A word to Christians amid all the noise
· · Jan 7, 2022 · NottheBee.com

A couple days after Christmas, Politico ran a story detailing the complications ABC producers at "The View" are encountering as they seek to nail down a permanent co-host to fill the seat vacated by conservative writer Meghan McCain. According to the report, the 3 permanent liberal hosts, Whoopi Goldberg, Joy Behar, and Sunny Hostin, have a set of criteria:

  • Can't dispute the 2020 election results
  • Can't sympathize or be seen as offering justification for the January 6th riot
  • Can't appeal too strongly to the MAGA wing of the Republican Party
  • Can't be seen as "Never-Trump" and thus alienate the majority of the Republican base

Some might say they are looking for a unicorn, but I don't think that's necessarily the case. I think there are a number of Republican women who fit that description perfectly. What Politico hinted at, but didn't spend enough time exposing, was The View's real problem. It's not that reasonable, rational, conservative women don't exist, it's that none of them want to work with three unreasonable, irrational liberal women who have a penchant for shallow thinking and emotional tirades.

To that end, The Babylon Bee offered more insight into the real issue than Politico did:

To be fair to ABC, this problem isn't isolated to their grating morning gabfest. It's an issue that is being reflected across the breadth of our political landscape, with an ever-increasing portion of the population asking if there's any place left that doesn't traffic in moral outrage, obsess over extremes, delight in dehumanization, over-amplify the fringe, seek to radicalize, or simply exist for the seemingly sole purpose of inflaming passions and anger?

If there are ears for all voices and a place for all perspectives in our pluralistic society, it seems like that should include those who: (1) Were embarrassed by the January 6th spectacle and don't think Trump's populism represents the future, but also (2) find Biden's progressive handlers to be inept oligarchs pulling the strings of a disastrous presidency, and (3) think corporate, exploitative media and morally corrosive academia are the twin dangers ripping our social fabric to shreds. Is there a place for us?

I ask because even places that seem to appeal to those very values consistently disappoint. Take the newly created "American Values Coalition" whose mission is to grow "a community of Americans empowered to lead with truth, reject misinformation and extremism, and defend democracy."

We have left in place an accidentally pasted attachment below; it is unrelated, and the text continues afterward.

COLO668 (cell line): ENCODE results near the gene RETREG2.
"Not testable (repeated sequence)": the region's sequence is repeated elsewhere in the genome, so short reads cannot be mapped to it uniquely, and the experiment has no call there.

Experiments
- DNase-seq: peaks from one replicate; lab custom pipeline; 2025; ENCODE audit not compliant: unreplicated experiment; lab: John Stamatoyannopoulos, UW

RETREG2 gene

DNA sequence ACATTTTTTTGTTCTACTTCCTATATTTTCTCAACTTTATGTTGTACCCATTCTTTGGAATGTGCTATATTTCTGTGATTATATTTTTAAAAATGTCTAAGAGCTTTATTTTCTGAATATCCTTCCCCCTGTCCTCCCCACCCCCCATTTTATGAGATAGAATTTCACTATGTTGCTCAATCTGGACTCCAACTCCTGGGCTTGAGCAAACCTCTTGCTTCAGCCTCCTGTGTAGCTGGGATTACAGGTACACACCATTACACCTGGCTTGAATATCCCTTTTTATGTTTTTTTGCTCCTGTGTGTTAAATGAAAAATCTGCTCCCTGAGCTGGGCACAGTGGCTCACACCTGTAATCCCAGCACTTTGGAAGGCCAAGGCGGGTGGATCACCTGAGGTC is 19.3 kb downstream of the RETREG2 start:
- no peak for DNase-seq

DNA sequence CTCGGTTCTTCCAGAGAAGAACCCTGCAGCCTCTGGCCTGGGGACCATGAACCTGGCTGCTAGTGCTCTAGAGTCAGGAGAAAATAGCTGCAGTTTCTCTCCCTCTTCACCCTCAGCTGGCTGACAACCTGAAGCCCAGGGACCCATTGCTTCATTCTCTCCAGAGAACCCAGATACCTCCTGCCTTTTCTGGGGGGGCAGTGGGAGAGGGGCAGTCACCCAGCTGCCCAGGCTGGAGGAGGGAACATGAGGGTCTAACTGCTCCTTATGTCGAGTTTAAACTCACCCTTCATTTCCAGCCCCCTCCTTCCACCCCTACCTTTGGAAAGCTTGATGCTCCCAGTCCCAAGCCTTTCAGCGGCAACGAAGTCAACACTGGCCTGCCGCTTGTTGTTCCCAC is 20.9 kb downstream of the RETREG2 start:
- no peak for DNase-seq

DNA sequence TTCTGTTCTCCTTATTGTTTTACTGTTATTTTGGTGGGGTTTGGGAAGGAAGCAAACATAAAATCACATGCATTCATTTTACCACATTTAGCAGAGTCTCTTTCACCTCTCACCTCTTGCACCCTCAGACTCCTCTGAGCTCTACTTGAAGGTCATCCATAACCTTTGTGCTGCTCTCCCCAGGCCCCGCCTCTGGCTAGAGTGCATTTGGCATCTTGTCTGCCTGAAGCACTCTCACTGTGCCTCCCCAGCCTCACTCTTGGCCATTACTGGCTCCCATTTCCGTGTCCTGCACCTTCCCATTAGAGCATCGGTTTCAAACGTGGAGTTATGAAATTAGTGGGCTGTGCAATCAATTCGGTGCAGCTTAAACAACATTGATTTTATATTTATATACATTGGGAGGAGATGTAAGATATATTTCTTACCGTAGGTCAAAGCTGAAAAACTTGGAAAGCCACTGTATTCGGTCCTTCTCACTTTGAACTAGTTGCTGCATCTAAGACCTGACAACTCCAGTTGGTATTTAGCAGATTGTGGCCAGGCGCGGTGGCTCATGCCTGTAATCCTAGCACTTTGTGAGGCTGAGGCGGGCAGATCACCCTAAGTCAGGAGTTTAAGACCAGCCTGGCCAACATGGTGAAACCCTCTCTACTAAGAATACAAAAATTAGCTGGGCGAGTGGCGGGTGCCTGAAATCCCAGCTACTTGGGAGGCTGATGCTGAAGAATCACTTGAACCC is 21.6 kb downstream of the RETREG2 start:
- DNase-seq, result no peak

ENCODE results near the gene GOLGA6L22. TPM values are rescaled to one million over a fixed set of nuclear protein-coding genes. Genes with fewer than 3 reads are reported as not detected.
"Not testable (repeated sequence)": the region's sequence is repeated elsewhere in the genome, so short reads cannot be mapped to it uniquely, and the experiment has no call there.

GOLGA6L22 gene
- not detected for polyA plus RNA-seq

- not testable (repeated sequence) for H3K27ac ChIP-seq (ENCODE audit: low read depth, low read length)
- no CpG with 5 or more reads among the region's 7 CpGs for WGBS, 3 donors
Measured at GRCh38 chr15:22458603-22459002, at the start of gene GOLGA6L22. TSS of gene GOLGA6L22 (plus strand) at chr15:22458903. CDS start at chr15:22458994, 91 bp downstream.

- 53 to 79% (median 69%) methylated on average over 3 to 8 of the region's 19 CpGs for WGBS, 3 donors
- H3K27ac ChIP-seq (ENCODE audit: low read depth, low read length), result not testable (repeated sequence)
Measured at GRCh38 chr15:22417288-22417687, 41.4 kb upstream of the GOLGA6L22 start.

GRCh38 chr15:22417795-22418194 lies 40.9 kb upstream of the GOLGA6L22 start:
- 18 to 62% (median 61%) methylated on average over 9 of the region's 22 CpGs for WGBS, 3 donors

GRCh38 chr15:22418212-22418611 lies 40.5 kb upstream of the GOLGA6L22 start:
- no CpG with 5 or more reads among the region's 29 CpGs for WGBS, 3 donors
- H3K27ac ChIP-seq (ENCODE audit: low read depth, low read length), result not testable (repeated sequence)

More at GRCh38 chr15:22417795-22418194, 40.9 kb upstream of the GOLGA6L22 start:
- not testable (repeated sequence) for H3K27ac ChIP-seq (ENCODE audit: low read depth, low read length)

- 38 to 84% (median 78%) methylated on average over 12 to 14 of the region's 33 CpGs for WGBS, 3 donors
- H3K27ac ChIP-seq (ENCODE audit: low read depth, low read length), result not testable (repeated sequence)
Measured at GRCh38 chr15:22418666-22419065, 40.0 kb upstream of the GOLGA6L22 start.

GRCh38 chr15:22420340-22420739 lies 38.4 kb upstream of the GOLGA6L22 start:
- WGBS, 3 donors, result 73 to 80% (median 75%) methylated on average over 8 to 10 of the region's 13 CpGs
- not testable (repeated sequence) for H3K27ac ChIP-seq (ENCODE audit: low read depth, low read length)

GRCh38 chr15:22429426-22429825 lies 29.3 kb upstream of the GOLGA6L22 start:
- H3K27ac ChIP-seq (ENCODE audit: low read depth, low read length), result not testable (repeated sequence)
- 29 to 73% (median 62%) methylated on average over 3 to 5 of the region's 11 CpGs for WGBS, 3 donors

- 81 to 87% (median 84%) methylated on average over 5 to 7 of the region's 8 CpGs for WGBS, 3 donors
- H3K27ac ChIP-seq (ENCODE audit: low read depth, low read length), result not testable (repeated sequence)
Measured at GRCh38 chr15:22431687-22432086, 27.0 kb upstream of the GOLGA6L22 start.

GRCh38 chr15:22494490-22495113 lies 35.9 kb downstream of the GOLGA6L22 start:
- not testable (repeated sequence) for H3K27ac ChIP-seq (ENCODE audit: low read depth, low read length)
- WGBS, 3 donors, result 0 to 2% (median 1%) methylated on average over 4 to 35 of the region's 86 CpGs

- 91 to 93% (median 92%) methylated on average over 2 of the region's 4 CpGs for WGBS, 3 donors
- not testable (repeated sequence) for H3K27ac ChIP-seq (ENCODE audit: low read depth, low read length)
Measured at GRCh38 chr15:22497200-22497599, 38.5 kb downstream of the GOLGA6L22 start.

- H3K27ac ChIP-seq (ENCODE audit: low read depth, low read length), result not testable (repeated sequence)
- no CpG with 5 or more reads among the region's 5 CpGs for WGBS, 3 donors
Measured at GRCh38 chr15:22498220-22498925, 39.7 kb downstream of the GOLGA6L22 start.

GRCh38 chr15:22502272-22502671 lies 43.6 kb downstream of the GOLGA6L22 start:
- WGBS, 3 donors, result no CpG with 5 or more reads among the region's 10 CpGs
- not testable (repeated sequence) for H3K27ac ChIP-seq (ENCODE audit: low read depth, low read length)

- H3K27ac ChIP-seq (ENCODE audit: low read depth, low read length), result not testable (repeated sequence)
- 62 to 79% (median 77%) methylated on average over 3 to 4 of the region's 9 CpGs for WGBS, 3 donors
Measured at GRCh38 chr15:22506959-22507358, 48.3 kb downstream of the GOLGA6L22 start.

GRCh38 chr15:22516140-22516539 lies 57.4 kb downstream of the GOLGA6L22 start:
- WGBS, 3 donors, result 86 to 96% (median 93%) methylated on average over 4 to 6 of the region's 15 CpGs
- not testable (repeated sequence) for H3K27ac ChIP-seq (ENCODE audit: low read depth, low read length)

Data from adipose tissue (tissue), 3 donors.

To someone concerned about the noise and tribalism that infests the near-totality of our political, social, and religious discourse today, that sounds promising. Yet the same day I see that, I'm forced to recoil when the group's executive director, former Christian Post editor Napp Nazworth, tweeted this:

Despite the quotation marks, Donald Trump, Jr. never said those words, and if given the opportunity, would likely repudiate them. To be clear, Junior isn't my go-to for sound political philosophy, ethics, or biblical exegesis. But there's no question that Nazworth's tweet was crafted in a way that leads the reader to falsely conclude Trump Jr. said the Bible was for "suckers."

To be fair, Nazworth did follow up his initial inflammatory tweet with one that explained the insidious anti-Jesus quote was from the article's author channeling what he thought the president's son believed, not what Don Jr. actually said. And Nazworth was gracious enough to respond to me when I questioned him about it all, expressing his desire was to get people to click on the article and read it.

But treading that closely to the very "misinformation" label his group is designed to combat highlights the frustrating reality that honest and earnest Christians face in our current political climate.

It's yet another reason to remember that being a believer living in the shadow of an empire is fraught with distraction and temptation, and must be met with a double dose of discernment guided by the Word of God, and a constant awareness that our purpose is Kingdom-consumed, not power-preoccupied.

British missionary and theologian Lesslie Newbigin expressed it this way:

The task of the Church in relation to the events of world history is not to be the governor and controller of them, but to be the suffering servant and witness of the Lord, manifesting in its witness the true meaning of these events.

That certainly doesn't mean we Christians don't engage politics. It does mean that when we do, our primary motivation is to bear witness to something bigger than earthly power, shrewdly enticing men away from the futility of political empire and attracting them to the incorruptible, eternal Kingdom of Jesus.

No matter how lonely that feels at times, we press on.

P.S. Now check out our latest video: "Highlights from Biden's speech last night" 👇

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